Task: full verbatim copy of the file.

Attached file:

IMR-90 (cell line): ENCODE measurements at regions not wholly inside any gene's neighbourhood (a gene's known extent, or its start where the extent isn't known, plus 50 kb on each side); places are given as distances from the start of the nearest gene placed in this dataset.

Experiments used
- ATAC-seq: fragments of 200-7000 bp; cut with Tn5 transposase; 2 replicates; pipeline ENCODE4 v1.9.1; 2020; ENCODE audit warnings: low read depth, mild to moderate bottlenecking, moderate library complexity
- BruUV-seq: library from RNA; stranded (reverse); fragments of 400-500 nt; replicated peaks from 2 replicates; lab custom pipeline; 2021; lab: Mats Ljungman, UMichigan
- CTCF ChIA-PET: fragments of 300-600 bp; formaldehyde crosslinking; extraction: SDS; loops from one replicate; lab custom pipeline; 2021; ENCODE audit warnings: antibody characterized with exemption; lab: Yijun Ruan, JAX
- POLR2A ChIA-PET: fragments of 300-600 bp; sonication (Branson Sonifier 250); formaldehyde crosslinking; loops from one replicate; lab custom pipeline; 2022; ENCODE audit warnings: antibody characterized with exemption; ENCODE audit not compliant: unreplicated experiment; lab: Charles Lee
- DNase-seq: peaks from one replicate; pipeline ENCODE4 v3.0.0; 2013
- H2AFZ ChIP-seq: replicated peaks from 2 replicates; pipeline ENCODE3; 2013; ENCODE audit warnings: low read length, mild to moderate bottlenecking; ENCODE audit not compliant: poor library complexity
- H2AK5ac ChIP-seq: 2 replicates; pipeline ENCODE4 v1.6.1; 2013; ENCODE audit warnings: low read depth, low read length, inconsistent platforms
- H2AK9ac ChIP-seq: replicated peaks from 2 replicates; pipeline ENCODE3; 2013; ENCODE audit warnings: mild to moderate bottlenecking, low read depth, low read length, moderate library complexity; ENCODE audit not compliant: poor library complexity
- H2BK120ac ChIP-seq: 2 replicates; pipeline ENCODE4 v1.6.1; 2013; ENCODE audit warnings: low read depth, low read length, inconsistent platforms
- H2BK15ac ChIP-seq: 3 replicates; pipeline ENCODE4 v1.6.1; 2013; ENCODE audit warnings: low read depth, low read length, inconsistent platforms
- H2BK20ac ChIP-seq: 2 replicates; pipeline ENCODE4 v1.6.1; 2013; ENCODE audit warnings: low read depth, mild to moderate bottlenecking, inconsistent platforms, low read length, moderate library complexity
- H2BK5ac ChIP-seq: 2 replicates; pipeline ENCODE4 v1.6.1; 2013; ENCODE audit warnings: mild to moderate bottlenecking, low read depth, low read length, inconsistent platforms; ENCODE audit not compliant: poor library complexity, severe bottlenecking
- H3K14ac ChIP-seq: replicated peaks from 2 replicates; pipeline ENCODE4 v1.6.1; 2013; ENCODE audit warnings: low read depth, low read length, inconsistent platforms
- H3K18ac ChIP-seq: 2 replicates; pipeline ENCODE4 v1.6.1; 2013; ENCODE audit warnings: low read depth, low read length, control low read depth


IMR-90 (cell line): ENCODE measurements at regions not wholly inside any gene's neighbourhood (a gene's known extent, or its start where the extent isn't known, plus 50 kb on each side); places are given as distances from the start of the nearest gene placed in this dataset.

Experiments used
- ATAC-seq: fragments of 200-7000 bp; cut with Tn5 transposase; 2 replicates; pipeline ENCODE4 v1.9.1; 2020; ENCODE audit warnings: low read depth, mild to moderate bottlenecking, moderate library complexity
- BruUV-seq: library from RNA; stranded (reverse); fragments of 400-500 nt; replicated peaks from 2 replicates; lab custom pipeline; 2021; lab: Mats Ljungman, UMichigan
- CTCF ChIA-PET: fragments of 300-600 bp; formaldehyde crosslinking; extraction: SDS; loops from one replicate; lab custom pipeline; 2021; ENCODE audit warnings: antibody characterized with exemption; lab: Yijun Ruan, JAX
- POLR2A ChIA-PET: fragments of 300-600 bp; sonication (Branson Sonifier 250); formaldehyde crosslinking; loops from one replicate; lab custom pipeline; 2022; ENCODE audit warnings: antibody characterized with exemption; ENCODE audit not compliant: unreplicated experiment; lab: Charles Lee
- DNase-seq: peaks from one replicate; pipeline ENCODE4 v3.0.0; 2013
- H2AFZ ChIP-seq: replicated peaks from 2 replicates; pipeline ENCODE3; 2013; ENCODE audit warnings: low read length, mild to moderate bottlenecking; ENCODE audit not compliant: poor library complexity
- H2AK5ac ChIP-seq: 2 replicates; pipeline ENCODE4 v1.6.1; 2013; ENCODE audit warnings: low read depth, low read length, inconsistent platforms
- H2AK9ac ChIP-seq: replicated peaks from 2 replicates; pipeline ENCODE3; 2013; ENCODE audit warnings: mild to moderate bottlenecking, low read depth, low read length, moderate library complexity; ENCODE audit not compliant: poor library complexity
- H2BK120ac ChIP-seq: 2 replicates; pipeline ENCODE4 v1.6.1; 2013; ENCODE audit warnings: low read depth, low read length, inconsistent platforms
- H2BK15ac ChIP-seq: 3 replicates; pipeline ENCODE4 v1.6.1; 2013; ENCODE audit warnings: low read depth, low read length, inconsistent platforms
- H2BK20ac ChIP-seq: 2 replicates; pipeline ENCODE4 v1.6.1; 2013; ENCODE audit warnings: low read depth, mild to moderate bottlenecking, inconsistent platforms, low read length, moderate library complexity
- H2BK5ac ChIP-seq: 2 replicates; pipeline ENCODE4 v1.6.1; 2013; ENCODE audit warnings: mild to moderate bottlenecking, low read depth, low read length, inconsistent platforms; ENCODE audit not compliant: poor library complexity, severe bottlenecking
- H3K14ac ChIP-seq: replicated peaks from 2 replicates; pipeline ENCODE4 v1.6.1; 2013; ENCODE audit warnings: low read depth, low read length, inconsistent platforms
- H3K18ac ChIP-seq: 2 replicates; pipeline ENCODE4 v1.6.1; 2013; ENCODE audit warnings: low read depth, low read length, control low read depth